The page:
Megafon Shareholders Reportedly Seize Control of "Russia's Facebook"
Published on: 22nd Apr 2014
Note -- this news article is more than a year old.
The owner of half of Russia's second largest mobile network is now said to be in joint control of the country's largest social media website, in a move being described by its founder as a Kremlin backed takeover.
Pavel Durov, the founder of VKontakte -- with around 240 million users it is often described as the Russian Facebook -- says that he was pushed out of the company which is now under the control of two Kremlin allies.
There is some discrepancies in the claim, with allegations that he sold his shares last year and may have resigned on several previous occasions, only to rescind, or not, his resignation.
The company is now being controlled, apparently, by Igor Sechin and Alisher Usmanov.
Igor Sechin is the CEO of the state-owned oil company, Rosneft and said to be a close ally of the Putin government, while Alisher Usmanov is Russia's richest man and co-owner of Russia's second-largest mobile telephone operator, MegaFon.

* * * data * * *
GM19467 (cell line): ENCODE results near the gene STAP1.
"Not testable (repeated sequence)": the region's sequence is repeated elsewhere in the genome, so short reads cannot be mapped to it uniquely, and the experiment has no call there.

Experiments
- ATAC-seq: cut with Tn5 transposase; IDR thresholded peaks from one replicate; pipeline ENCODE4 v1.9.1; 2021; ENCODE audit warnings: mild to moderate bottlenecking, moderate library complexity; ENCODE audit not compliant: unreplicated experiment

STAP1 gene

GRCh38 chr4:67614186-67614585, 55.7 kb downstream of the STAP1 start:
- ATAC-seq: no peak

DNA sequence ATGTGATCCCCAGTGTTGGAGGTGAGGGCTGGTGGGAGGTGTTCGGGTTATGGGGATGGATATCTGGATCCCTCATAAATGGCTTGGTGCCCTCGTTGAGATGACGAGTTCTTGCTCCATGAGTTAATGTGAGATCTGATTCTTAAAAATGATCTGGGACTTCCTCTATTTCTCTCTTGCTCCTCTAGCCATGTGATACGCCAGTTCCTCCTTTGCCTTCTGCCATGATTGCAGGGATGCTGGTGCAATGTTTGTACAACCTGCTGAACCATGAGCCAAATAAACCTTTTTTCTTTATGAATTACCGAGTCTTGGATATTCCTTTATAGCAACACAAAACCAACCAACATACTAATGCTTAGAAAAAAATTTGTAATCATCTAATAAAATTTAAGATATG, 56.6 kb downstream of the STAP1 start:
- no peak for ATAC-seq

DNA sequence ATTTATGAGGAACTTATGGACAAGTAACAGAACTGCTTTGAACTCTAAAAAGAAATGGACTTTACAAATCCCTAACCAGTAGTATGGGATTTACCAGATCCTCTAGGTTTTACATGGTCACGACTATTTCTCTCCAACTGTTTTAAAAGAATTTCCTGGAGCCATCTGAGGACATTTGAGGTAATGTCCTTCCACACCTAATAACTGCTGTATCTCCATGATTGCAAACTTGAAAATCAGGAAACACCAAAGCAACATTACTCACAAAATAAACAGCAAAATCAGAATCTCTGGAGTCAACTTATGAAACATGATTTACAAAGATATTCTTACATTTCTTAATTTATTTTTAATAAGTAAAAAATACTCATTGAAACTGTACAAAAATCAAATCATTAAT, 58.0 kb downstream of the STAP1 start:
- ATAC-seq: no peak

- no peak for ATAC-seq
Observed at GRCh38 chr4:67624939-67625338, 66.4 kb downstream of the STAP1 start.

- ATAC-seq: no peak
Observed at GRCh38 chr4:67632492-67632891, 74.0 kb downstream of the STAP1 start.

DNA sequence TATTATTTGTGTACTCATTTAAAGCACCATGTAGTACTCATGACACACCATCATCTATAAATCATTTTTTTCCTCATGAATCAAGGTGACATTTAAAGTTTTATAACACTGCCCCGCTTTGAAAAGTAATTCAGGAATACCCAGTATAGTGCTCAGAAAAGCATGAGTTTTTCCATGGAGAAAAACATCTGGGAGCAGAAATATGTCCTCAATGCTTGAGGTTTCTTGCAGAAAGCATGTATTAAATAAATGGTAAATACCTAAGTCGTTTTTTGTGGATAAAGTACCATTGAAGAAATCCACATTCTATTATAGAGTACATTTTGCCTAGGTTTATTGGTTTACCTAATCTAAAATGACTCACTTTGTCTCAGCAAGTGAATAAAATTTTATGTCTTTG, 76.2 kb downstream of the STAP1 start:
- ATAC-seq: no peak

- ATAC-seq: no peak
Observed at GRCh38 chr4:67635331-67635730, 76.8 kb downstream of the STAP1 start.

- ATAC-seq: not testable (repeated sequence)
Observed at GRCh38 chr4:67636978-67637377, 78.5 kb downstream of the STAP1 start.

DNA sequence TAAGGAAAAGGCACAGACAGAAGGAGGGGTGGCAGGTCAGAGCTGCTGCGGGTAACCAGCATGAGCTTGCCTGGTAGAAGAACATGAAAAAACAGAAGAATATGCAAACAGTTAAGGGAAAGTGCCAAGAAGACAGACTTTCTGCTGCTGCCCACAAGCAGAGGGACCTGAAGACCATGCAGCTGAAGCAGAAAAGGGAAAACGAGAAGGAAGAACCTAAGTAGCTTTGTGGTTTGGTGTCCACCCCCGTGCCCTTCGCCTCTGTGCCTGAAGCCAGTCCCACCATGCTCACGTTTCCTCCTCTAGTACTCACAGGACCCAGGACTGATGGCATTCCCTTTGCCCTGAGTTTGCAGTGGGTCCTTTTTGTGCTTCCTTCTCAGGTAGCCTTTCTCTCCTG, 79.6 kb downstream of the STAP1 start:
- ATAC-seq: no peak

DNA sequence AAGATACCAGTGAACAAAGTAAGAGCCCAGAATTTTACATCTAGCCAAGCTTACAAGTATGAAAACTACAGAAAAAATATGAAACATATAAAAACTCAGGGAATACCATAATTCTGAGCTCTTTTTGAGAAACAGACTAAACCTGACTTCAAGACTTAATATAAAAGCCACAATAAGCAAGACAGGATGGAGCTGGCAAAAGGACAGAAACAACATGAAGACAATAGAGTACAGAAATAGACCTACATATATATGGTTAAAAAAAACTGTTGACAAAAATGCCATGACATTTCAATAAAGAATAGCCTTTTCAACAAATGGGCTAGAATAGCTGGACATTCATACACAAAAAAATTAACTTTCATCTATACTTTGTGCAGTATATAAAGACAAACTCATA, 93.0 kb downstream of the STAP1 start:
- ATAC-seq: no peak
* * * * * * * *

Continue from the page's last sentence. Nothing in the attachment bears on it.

Through one of Usmanov's other subsidiary company's, he is understood to own just under 40% of VKontakte. In 2012, it ceded voting rights of its shares to the website founder, Pavel Durov which when combined with his personal 12% stake ensured he would keep control over the company.
The social media website recently refused requests from the government to clamp down on postings relating to the situation in Ukraine and has been under pressure to be more compliant with Kremlin demands for control over the media.
Last May, it was reported in the media that the site had been mistakenly put on a list of websites banned by the Russian government, although that ban was lifted quickly, it was seen as a sign of growing pressure on the website to be more amenable to government demands.
Earlier this year, Durov was said to have sold his personal 12% stake to Ivan Tavrin, the CEO of Russian mobile phone operator Megafon. That gave Megafon and its shareholders an indirect 52% stake in the company, and management control.
Durov says that he only learnt that he had been fired through press reports, although the company itself says that he tendered his resignation a month ago, and it had been accepted.
VKontakte's spokesman George Lobushkin told BuzzFeed a replacement for Durov would be chosen at the next board of directors meeting, a date for which has yet to be set.
On the web: BuzzFeed